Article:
(4) Community land shall not be disposed of or otherwise used except in terms of legislation specifying the nature and extent of the rights of members of each community individually and collectively.
    (5) Parliament shall enact legislation to give effect to this Article.

Therefore, this means that for a land to be called community land it has to be lawfully registered under a certain group representative even if they are pastoralists or not. The community will therefore benefit from the resources that are contained in that land such as, water, grazing areas, minerals among other resources.

From the above, it show that whatever is on paper in terms of rights to ownership as well as definition of the terms is not what is understood by Wanjiku.  It is thus important to sensitize the community on matters of constitution.  Especially the marginalized communities in Kenya as well as pastoralists who experiences the heat of their rights being violated.

Do you know your rights to the community land? Do you benefit from it? Are you responsible to its development or are you between the pollutant as well as part of the problem? A you sure the Community land that you claim to own is registered?

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Opinion in the Matter of the National Land Commission Advisory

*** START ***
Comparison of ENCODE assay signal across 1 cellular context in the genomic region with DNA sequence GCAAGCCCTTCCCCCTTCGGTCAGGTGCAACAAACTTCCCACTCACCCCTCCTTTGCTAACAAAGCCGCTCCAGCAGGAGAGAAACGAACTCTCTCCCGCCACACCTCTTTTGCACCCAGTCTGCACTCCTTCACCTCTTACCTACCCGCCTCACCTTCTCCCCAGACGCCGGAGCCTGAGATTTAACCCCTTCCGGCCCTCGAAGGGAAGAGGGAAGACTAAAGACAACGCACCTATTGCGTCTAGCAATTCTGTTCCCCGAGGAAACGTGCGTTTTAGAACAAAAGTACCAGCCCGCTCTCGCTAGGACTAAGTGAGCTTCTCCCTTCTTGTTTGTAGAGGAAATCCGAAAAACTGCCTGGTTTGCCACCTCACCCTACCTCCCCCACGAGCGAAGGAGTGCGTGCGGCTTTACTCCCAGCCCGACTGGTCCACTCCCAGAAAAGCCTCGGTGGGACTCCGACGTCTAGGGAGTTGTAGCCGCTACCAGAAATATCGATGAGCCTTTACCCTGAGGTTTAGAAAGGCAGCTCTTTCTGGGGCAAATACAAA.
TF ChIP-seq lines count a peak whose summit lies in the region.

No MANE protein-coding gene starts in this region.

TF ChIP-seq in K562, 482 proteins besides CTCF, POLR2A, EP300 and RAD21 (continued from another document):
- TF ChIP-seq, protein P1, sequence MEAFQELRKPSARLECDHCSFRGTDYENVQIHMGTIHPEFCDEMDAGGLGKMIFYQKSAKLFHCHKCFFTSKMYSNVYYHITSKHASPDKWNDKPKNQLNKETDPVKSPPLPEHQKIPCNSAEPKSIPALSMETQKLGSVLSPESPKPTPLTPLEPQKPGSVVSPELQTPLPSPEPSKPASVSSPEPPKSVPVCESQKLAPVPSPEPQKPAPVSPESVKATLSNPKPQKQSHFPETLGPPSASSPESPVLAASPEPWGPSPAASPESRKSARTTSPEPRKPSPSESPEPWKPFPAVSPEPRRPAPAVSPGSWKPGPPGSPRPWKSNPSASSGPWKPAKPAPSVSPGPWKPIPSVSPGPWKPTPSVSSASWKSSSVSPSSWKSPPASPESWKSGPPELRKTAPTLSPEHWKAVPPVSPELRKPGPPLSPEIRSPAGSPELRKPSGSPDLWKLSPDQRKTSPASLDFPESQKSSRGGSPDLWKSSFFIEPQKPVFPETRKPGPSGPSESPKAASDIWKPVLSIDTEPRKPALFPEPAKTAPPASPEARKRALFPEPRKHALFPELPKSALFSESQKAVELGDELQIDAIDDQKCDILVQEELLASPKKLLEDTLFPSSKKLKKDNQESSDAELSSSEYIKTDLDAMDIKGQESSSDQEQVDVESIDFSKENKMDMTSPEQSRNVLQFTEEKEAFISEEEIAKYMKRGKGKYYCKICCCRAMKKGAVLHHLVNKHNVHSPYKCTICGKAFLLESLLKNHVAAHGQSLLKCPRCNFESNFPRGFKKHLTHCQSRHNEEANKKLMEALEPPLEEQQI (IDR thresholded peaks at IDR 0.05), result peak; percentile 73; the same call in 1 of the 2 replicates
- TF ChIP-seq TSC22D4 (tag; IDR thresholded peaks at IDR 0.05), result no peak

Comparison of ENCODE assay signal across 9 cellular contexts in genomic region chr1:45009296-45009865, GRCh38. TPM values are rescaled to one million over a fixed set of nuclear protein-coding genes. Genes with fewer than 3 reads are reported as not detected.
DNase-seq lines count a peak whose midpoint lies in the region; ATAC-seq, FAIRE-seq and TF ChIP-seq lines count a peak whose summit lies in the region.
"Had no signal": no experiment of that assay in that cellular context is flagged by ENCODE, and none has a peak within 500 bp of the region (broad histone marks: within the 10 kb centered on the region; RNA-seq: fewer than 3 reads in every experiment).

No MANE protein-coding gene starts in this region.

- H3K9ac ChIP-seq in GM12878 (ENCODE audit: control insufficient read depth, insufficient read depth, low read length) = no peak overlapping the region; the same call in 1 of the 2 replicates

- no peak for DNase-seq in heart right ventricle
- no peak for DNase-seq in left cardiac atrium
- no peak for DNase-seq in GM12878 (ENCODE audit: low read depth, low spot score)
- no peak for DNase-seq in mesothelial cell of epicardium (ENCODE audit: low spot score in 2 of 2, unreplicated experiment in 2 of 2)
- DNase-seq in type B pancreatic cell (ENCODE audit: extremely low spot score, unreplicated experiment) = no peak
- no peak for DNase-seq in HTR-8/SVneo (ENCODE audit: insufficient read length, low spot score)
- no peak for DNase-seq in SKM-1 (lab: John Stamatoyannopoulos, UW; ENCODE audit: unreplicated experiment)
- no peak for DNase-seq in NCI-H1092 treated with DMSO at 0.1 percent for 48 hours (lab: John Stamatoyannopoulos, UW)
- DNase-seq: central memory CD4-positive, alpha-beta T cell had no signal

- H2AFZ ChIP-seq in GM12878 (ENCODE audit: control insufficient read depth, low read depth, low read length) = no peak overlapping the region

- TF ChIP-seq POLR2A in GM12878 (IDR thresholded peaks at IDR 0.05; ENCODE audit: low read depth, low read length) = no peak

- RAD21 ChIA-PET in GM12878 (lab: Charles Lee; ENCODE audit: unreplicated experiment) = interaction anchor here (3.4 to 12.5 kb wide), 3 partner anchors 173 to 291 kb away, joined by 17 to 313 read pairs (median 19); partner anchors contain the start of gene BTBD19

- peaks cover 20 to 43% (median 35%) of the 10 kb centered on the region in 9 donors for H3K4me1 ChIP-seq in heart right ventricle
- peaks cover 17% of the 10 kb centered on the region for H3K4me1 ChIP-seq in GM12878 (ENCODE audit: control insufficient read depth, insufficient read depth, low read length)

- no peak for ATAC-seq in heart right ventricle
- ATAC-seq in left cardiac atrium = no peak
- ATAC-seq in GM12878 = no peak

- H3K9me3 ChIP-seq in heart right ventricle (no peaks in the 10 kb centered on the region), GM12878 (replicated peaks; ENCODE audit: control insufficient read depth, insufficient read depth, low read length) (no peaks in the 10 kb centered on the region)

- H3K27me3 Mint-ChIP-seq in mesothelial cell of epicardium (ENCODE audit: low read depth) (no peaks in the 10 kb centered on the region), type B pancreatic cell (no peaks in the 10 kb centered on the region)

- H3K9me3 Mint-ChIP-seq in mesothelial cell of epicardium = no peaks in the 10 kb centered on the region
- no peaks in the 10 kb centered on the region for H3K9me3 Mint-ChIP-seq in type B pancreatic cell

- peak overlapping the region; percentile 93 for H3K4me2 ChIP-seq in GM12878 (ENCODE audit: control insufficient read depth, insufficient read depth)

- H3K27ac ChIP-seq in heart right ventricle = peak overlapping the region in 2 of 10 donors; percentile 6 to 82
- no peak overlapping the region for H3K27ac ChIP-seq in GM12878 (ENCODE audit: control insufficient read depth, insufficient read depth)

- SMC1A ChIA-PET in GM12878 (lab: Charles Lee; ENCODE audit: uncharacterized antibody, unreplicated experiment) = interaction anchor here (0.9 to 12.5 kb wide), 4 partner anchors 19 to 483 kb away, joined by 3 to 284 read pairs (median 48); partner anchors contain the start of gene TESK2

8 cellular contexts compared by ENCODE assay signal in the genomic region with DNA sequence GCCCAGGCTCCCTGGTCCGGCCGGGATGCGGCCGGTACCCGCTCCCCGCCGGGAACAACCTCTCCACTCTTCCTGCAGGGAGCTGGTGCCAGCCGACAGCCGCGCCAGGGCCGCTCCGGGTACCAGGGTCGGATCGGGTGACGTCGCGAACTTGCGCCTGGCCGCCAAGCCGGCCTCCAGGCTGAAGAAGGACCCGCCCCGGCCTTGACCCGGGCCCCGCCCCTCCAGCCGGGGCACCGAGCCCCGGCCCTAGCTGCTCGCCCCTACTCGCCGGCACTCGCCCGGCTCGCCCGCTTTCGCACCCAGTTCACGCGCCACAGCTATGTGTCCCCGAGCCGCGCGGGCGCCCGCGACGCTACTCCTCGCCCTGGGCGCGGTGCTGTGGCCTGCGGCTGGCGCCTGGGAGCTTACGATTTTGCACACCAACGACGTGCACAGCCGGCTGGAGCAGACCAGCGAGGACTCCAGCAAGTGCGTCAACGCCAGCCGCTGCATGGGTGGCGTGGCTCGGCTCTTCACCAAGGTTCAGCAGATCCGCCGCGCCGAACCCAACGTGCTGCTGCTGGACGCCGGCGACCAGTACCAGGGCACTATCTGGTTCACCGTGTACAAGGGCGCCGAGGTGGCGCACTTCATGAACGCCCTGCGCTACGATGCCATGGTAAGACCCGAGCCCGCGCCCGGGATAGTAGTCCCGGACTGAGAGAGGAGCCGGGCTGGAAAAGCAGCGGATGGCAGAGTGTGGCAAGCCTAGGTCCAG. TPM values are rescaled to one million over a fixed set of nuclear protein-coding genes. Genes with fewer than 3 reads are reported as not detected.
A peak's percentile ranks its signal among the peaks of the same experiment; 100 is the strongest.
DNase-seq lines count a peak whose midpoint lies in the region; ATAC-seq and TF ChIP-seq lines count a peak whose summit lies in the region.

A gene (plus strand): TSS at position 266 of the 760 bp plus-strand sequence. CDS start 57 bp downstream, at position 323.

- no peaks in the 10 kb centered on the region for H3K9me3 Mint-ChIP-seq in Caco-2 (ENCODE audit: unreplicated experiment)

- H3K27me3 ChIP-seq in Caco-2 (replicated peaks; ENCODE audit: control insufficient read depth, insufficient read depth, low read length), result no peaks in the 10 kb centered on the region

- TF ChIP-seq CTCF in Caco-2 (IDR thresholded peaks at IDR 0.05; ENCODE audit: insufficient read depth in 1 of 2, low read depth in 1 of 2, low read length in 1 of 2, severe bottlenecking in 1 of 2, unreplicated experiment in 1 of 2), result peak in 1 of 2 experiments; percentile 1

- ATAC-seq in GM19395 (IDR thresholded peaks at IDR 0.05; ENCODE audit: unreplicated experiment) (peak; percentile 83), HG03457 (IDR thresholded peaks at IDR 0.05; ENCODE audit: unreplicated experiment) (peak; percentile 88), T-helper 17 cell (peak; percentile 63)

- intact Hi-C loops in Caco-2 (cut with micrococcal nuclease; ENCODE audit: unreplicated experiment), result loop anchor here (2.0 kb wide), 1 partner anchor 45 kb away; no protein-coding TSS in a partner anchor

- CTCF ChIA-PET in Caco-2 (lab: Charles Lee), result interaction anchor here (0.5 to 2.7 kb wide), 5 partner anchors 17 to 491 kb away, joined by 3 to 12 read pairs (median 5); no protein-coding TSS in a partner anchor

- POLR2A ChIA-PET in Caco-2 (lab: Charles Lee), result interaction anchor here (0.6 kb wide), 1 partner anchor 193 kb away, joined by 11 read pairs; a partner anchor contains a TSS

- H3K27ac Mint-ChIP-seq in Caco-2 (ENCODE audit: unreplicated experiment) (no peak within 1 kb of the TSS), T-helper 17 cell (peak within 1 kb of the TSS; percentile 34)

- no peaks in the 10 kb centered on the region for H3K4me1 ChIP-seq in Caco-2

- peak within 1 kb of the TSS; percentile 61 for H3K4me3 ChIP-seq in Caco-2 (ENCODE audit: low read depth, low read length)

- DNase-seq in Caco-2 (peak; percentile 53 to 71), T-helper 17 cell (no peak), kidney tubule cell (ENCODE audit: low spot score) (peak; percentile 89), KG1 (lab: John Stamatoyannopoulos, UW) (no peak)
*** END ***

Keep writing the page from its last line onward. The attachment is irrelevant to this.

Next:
Advisory Opinion [2015]eKLR was indeed a waste of tax payers’ money.

The mandates of NLC are very clear as per the Constitution of Kenya, 2010.

The Constitution being the supreme law indicates that it supersedes the subsidiary laws.

This therefore subjects Land Laws, 2012 and the Community Land Bill to uphold the mandates as clearly bestowed under chapter five and more specifically article 67 of the Constitution.

Further it ought to be noted that the mandates of the Ministry of Land and NLC are based on the aspects of separation of power, independence of bodies and interdependence thus coordination and cooperation.

To want the mandates to be totally separated is unrealistic though it is appreciated that there are those mandates which are exclusive for the Ministry and those for the NLC.

For instance the Constitution has expressly provided that NLC are to advise the national government on a comprehensive programme for the registration of title in land throughout Kenya.

If NLC claims that it has mandates to register land yet the Constitution provides that NLC is to advise on a comprehensive programme for registration.

Therefore how can NLC advise itself?

Fetching Life Underneath

Sand valleys are the only source of water for this pastorolist communities during dry seasons.